Our field of reference — how we view the world and feel about things — is determined by our experiences, knowledge and, to some degree, our intellect. If we view the same situation as others and have different opinions, it is because we have a different field of reference.
A decade or so ago my field of reference, related to business, began to change.
Most of my professional life was spent in public education. On the plus side, working with children was very rewarding. I knew exactly how much money I would receive at the end of the month and how much increase I would get for advanced degrees and work experience. I did not fear layoffs or job loss. I knew the exact dates that I would have time off from work. I had affordable health insurance and a retirement system.
However, the pay was low, and I decided to change careers and position myself and my family for a better retirement.
Different field of reference
My experiences have changed my field of reference.
After studying for a degree in counseling, I became a self-employed counselor/consultant. For the first time in my life, I was faced with buying my own health insurance, professional liability insurance, paying for professional licenses, paying self-employment tax, making quarterly income tax payments, providing my own office space, computer, printer, phone and on the list went.
I quickly learned that there were no paid holidays, vacations, healthcare insurance or retirement plans. If I wasn’t working, I wasn’t getting paid. The result has been working for periods of up to four years without taking a full week off from work. Long weekends and mini-vacations became the norm rather than having blocks of vacation time. My field of reference began to change even though my mom-and-pop venture is not even in the same ballpark as a small business.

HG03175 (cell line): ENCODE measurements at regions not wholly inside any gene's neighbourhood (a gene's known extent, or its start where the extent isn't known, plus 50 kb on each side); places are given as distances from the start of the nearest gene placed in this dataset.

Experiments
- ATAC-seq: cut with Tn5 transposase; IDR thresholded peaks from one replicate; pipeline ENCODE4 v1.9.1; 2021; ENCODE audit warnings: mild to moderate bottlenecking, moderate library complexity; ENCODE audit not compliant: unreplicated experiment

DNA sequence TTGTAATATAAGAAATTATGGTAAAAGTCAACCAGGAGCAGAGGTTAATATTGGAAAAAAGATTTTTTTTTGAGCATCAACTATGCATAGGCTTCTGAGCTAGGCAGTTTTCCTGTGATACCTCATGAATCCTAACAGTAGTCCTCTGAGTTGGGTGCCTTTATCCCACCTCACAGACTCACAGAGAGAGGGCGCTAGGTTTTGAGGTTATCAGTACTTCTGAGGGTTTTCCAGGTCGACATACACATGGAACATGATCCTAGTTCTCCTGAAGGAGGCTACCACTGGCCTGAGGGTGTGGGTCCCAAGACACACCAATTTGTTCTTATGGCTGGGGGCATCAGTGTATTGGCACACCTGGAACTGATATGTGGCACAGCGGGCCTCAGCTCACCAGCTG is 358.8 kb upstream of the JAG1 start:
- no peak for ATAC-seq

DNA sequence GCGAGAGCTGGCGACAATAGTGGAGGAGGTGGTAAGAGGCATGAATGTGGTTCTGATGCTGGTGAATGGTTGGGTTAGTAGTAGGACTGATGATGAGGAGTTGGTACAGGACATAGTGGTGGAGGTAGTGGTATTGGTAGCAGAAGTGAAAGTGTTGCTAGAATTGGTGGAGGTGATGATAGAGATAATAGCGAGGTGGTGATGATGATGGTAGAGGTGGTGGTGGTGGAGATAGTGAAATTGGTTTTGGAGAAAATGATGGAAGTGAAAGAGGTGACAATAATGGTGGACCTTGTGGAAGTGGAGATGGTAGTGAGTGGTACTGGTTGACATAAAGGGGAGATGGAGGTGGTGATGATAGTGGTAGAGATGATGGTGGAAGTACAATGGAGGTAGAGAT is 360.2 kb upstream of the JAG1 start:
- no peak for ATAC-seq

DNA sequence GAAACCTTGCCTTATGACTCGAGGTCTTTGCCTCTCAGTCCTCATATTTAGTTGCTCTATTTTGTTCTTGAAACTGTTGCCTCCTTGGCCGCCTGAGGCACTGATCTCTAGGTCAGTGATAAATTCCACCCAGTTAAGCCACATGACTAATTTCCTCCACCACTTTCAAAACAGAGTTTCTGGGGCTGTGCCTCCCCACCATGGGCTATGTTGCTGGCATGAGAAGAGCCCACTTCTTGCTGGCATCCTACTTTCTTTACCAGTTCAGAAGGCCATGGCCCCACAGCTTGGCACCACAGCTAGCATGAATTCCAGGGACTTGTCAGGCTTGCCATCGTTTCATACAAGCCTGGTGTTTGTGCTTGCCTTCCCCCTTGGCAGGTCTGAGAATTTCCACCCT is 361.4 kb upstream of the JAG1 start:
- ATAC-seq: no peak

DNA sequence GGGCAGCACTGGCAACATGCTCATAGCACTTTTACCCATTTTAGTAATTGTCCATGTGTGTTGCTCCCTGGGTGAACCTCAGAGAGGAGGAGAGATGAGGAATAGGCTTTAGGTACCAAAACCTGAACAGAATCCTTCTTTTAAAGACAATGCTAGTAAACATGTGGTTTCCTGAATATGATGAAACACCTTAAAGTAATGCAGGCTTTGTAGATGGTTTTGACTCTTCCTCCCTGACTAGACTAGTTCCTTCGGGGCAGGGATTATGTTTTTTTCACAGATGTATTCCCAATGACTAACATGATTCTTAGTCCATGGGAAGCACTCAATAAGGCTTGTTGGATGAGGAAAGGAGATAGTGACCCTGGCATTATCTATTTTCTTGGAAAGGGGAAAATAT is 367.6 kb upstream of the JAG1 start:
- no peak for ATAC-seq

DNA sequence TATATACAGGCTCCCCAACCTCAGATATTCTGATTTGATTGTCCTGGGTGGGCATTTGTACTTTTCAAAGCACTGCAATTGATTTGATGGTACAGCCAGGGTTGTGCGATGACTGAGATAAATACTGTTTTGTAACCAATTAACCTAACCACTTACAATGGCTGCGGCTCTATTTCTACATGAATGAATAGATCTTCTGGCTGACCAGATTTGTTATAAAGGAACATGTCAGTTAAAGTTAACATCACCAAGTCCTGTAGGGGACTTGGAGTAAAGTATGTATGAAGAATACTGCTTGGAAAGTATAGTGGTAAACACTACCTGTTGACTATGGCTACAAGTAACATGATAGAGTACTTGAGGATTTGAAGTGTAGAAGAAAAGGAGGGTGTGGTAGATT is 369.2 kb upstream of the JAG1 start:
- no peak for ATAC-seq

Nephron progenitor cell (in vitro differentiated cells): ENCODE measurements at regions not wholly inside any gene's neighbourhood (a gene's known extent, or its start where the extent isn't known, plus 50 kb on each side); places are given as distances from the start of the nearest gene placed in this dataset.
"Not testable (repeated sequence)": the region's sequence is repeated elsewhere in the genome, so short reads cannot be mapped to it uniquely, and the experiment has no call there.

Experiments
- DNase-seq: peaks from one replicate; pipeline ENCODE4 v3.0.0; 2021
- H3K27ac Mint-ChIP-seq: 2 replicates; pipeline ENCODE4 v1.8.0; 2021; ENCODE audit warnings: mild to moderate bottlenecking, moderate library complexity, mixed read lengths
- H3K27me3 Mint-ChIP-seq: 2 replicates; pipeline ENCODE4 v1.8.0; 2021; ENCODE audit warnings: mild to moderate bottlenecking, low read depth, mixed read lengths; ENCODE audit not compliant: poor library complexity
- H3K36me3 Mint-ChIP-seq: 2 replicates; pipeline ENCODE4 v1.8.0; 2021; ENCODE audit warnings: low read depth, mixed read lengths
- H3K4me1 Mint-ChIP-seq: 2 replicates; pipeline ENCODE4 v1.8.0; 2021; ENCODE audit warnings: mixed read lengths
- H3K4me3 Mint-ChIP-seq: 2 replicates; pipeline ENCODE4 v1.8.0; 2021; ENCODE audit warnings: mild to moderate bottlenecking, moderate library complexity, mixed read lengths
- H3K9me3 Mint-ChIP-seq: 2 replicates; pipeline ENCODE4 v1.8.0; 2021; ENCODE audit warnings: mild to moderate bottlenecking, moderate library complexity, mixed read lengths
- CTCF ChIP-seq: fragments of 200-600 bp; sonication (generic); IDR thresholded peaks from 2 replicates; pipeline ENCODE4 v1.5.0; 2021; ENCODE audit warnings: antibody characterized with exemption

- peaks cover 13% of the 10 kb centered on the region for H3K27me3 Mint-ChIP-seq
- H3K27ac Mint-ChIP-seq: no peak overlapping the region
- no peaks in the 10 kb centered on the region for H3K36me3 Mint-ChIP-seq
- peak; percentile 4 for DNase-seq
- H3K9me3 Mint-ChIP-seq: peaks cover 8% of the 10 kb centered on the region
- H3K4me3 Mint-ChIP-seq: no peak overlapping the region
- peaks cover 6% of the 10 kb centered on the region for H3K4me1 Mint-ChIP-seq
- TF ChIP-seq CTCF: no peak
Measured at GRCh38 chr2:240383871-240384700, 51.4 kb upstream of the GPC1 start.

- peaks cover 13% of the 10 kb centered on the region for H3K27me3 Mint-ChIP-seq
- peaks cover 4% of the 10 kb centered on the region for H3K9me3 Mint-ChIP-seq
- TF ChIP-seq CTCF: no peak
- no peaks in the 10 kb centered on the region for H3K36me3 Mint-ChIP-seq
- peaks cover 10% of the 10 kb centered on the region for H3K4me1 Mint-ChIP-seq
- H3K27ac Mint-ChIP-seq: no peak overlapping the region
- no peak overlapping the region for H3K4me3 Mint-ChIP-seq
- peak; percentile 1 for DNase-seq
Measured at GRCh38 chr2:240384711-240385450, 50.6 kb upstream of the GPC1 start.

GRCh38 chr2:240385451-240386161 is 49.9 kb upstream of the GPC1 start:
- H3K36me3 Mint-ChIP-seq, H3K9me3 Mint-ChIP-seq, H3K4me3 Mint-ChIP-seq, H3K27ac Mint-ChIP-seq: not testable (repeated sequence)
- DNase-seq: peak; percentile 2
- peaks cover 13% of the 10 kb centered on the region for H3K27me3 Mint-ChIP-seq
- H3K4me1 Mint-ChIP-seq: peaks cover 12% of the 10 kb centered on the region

I greatly admire the entrepreneurial spirit, the vision, dedication, sacrifice and work ethic of the small businessman. The risk-taking is great. One business friend said that the real initiation of a businessman was the challenge of meeting a payroll with no money in the bank. I have seen businessmen who have both made and lost small fortunes. I revel in seeing these people become wealthy. They are deserving of their rewards and are the persons who create most of the jobs and wealth of this country.
For more than a decade, I have worked with both small businesses and large corporations.
I have a unique perspective of both. They are very different animals. Large corporations and small business are lumped together by many as businesses. However, their needs and the culture are as different as daylight and dark.
I have a cynical view of the publicly-owned mega-corporations. The CEO and other upper management are usually bright, politically-savvy people who manage to climb the corporate ladder. They missed the experiences of the small businessman and have a skewed field of reference. There is a sense of entitlement that exceeds most welfare recipients. During the 1990s, corporate executives’ income grew by 571%, compared to the 34% growth of the workers.
And every time we think that corporate abuse has ended, we have another revelation — after-hours trading of mutual funds comes to mind.
And then there’s…
More disturbing to me than the abuse of corporate executive compensation is the fusion of corporate America with government, but that is another topic.
My major point is that there is a vast difference in small business and the mega corporations. Their needs and vested interests are different.
Tax laws and other laws pushed through Congress are not always in the interest of the small businessman. Perhaps it is not in the small businessman’s best interest to allow corporate America to continue setting our political agenda.
Human resources consultant Archie King, LPC, lives in Madison and writes regularly for the Mississippi Business Journal. Contact him at